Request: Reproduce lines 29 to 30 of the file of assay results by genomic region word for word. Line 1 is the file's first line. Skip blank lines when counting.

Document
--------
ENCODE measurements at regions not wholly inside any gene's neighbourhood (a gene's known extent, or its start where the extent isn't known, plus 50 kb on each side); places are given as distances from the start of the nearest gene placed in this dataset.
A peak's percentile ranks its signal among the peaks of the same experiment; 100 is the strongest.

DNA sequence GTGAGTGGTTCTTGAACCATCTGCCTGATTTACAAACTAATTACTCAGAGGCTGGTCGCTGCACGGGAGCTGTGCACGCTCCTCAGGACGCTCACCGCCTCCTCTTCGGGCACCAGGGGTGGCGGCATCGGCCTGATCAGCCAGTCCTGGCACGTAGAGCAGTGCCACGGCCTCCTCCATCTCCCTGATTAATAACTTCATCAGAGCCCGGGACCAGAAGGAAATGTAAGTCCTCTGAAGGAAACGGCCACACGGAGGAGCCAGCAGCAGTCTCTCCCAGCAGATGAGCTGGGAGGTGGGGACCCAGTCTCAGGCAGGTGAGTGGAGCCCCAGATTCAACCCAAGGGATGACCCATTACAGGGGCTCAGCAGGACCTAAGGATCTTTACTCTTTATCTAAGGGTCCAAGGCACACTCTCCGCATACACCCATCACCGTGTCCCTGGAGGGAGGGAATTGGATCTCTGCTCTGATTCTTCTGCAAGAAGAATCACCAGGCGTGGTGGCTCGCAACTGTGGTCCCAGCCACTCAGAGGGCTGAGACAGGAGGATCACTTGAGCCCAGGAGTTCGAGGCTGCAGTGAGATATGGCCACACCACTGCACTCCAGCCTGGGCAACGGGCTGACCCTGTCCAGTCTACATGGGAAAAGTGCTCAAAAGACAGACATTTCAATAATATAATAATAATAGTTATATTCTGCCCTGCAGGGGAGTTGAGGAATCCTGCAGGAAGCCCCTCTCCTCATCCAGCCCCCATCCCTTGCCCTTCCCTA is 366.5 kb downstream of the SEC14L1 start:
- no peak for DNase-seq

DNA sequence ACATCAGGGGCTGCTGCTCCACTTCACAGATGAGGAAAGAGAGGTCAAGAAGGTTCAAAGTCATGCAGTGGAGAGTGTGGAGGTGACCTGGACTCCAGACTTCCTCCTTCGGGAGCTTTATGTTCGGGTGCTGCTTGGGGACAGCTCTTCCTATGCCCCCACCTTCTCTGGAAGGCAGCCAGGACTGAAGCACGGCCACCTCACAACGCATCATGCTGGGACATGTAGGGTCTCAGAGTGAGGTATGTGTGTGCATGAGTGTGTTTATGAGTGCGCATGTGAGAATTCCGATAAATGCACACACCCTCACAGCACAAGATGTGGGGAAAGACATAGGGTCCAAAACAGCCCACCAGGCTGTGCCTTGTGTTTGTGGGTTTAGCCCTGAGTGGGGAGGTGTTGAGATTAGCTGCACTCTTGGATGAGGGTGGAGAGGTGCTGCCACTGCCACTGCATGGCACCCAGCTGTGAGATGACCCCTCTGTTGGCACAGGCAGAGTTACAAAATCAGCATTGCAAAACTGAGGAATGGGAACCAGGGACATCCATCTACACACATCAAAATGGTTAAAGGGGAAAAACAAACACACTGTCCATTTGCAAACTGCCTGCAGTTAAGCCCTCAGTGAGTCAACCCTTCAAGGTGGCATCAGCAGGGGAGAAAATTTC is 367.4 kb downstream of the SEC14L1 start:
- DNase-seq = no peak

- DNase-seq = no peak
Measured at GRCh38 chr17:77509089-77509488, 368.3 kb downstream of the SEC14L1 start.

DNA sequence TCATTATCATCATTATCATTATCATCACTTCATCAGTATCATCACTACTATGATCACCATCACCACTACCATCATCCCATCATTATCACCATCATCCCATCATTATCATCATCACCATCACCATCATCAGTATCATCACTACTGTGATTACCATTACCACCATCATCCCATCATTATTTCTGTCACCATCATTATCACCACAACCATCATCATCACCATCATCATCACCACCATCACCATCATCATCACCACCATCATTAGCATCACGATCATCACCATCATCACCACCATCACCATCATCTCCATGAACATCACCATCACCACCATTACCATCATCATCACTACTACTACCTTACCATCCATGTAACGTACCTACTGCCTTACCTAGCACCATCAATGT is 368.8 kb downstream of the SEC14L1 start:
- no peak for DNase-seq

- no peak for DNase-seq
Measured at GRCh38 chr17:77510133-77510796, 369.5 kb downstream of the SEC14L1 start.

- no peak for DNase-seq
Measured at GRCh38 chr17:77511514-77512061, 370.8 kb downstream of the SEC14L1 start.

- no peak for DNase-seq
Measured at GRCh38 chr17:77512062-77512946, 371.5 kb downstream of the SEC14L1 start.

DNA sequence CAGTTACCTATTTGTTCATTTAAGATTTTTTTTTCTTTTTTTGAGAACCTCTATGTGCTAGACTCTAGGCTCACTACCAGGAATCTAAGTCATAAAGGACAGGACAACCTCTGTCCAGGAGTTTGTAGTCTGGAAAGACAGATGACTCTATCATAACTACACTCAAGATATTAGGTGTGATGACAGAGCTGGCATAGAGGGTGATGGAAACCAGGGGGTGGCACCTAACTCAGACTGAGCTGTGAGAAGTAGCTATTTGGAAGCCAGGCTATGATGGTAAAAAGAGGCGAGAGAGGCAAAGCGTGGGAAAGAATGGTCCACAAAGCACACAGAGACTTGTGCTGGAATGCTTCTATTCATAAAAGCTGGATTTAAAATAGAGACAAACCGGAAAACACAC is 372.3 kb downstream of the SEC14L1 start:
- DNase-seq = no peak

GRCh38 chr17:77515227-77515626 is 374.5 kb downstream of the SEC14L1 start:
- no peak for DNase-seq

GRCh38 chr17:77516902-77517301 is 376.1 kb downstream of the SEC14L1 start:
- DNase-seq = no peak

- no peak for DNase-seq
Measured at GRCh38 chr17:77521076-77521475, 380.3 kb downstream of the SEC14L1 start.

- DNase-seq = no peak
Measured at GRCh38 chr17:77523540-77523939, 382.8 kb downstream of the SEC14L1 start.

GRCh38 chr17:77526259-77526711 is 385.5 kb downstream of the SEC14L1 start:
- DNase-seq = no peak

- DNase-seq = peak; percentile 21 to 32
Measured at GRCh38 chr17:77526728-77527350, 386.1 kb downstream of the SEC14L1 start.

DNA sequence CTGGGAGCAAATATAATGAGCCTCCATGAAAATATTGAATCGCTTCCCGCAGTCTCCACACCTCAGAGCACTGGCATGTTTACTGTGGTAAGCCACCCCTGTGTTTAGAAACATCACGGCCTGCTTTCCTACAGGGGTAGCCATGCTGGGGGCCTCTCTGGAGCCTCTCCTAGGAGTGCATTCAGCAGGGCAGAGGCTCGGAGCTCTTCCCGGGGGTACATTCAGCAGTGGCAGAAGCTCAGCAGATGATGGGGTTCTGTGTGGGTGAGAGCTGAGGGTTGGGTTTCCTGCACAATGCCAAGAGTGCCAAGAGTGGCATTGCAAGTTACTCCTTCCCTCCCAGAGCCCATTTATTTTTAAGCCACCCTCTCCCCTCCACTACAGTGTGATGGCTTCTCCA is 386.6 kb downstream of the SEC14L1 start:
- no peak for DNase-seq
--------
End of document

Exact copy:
- DNase-seq = peak; percentile 21 to 32
Measured at GRCh38 chr17:77526728-77527350, 386.1 kb downstream of the SEC14L1 start.